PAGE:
Lower & Upper Stomach Pain: Know the Cause, Symptom & Treatment
Pain that is felt between the chest and pelvic areas is referred to as stomach pain. It may feel crampy, achy, dull, acute, or sporadic. Severe discomfort in the stomach can also be caused by parasitic, bacterial, or viral illnesses affecting the stomach and intestines.
Lower stomach pain is discomfort below the belly button, often caused by digestive issues, reproductive concerns, or other underlying conditions. Upper stomach pain is discomfort in the region above the belly button, potentially stemming from digestive problems, organ issues, or infections.
Should the discomfort linger or worsen, speak with your healthcare provider. If you are experiencing severe acute stomach discomfort, schedule a visit with your doctor so that you can identify the cause and begin the proper treatment.
Table of Contents
What Are the Symptoms of Lower and Upper Stomach Pain?
The symptoms of lower stomach pain may include:
- Sharp or dull ache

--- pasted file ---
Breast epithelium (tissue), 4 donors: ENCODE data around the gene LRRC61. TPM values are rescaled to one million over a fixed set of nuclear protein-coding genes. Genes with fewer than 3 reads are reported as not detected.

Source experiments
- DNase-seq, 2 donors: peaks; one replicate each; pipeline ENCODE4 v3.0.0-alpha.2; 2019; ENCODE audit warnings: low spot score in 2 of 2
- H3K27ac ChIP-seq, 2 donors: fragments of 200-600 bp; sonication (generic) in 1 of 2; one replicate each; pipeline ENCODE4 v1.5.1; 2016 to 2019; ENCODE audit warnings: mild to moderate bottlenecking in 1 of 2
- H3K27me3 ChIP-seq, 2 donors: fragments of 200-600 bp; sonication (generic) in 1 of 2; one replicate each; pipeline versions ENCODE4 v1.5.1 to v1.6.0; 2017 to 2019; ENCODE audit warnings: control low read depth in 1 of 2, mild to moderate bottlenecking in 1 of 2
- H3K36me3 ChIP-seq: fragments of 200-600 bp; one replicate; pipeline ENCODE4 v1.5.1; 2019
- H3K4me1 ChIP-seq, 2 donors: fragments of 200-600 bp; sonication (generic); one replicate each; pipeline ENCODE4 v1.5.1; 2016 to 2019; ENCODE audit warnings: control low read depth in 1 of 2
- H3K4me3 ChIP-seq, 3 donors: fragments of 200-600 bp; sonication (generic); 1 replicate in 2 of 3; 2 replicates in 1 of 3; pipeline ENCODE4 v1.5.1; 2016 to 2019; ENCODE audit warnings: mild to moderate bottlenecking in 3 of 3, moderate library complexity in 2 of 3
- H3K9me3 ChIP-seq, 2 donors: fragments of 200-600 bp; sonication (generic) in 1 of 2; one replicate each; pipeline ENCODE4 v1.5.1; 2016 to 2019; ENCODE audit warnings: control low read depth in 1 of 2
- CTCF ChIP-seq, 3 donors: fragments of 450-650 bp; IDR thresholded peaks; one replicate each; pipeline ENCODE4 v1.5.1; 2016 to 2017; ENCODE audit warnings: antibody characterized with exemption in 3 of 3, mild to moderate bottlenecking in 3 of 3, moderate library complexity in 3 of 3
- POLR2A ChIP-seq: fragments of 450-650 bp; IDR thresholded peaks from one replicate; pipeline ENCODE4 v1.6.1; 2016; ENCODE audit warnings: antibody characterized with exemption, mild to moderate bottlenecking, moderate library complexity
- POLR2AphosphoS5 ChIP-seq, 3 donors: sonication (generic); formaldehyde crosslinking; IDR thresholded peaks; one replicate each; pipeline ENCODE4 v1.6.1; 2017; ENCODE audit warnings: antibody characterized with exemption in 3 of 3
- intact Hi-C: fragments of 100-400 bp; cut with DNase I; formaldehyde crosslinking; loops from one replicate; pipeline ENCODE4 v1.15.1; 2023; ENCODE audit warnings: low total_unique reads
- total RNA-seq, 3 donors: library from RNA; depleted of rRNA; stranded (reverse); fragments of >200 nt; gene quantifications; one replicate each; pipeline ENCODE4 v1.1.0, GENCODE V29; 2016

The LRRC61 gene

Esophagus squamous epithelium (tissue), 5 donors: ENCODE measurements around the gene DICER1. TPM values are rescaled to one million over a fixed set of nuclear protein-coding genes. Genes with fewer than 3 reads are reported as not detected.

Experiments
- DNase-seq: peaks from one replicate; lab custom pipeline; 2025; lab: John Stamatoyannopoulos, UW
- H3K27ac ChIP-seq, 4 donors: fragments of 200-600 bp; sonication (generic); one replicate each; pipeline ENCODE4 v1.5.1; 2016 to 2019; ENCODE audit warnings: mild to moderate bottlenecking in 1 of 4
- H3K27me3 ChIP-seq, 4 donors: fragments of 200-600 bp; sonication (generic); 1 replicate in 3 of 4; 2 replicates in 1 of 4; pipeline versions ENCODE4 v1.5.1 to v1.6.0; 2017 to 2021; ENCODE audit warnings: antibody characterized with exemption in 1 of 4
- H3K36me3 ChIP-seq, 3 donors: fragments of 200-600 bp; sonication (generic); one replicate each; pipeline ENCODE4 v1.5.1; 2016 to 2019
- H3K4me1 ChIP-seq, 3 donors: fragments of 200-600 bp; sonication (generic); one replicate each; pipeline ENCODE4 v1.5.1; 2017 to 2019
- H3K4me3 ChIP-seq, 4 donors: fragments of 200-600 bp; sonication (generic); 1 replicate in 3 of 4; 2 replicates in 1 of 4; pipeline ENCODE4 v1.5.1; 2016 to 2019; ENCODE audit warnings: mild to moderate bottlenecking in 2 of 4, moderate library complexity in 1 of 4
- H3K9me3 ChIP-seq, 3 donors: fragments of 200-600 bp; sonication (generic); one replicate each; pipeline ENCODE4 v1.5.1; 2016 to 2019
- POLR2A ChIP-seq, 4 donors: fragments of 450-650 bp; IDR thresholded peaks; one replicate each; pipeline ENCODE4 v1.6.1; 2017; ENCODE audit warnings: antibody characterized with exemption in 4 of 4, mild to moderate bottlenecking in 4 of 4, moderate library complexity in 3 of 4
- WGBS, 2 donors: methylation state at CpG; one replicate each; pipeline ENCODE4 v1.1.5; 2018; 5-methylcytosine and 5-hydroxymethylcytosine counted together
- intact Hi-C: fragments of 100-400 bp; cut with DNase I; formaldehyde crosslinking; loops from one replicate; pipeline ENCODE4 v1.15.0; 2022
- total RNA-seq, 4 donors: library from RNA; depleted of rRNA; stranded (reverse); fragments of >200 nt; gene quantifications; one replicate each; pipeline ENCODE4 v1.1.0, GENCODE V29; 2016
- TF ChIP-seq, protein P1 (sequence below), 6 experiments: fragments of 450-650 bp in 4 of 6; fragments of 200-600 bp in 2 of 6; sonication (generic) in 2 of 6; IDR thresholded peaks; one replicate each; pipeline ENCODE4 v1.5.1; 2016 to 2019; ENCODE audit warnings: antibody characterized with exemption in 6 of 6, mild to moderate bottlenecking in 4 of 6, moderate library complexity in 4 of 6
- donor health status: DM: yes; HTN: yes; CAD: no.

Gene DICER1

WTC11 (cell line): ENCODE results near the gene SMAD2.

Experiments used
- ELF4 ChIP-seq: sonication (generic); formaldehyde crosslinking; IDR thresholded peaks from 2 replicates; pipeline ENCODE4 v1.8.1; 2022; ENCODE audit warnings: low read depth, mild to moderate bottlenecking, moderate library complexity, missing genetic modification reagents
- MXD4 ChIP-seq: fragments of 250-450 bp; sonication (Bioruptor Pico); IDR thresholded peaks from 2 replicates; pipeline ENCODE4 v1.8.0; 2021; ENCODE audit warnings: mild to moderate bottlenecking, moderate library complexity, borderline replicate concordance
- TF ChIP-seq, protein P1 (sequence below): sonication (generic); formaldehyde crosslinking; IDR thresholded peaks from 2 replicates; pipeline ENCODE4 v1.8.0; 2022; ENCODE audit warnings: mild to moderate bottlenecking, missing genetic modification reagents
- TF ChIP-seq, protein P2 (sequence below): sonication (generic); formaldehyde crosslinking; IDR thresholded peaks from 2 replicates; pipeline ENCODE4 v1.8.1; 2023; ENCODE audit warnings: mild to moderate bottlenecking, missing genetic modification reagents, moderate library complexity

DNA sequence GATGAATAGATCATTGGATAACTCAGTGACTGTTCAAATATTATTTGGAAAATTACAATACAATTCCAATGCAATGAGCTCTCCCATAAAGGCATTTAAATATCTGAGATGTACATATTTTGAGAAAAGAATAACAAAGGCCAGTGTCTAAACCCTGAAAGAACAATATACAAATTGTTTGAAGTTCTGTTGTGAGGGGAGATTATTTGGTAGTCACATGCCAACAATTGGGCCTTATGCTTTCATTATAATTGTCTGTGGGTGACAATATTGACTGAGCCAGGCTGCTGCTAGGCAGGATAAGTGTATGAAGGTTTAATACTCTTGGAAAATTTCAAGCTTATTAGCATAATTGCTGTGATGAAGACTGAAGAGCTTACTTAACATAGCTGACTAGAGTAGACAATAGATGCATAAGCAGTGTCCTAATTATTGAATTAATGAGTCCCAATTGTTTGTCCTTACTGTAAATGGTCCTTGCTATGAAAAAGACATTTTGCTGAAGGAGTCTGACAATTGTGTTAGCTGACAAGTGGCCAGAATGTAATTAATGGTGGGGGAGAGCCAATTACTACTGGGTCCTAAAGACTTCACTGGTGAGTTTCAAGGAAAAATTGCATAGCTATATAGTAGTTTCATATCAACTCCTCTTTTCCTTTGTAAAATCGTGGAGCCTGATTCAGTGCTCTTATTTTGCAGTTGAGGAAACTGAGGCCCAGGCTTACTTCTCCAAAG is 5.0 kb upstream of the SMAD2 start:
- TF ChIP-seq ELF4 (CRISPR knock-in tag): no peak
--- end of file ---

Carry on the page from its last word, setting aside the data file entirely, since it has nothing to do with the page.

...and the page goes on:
- Changes in bowel habits
- Loose motions
Lower stomach pain can also be associated with frequent urination, severe pain, or bleeding, depending on the underlying cause. Conditions such as urinary tract infections, kidney stones, or gynaecological issues may be present with these symptoms.
The common symptoms associated with upper stomach pain include:
- Burning Sensation – A burning or gnawing discomfort in the upper stomach.
- Heartburn – A sensation of acid reflux or regurgitation, often accompanied by a sour taste in the mouth.
- Nausea – Nausea or the feeling of being sick to oneself.
- Vomiting – Emptying the stomach contents via the mouth.
- Feeling Full – Early satiety or a sensation of fullness after eating a small amount.
- Loss of Appetite – A reduced desire to eat.
- Belching or Gas – Releasing air from the stomach through the mouth.
- Indigestion – Difficulty in digesting food, often accompanied by bloating.
- Fatigue – Feeling tired or lethargic.
- Radiating Pain – Pain that may spread to the chest, back, or shoulders, depending on the cause.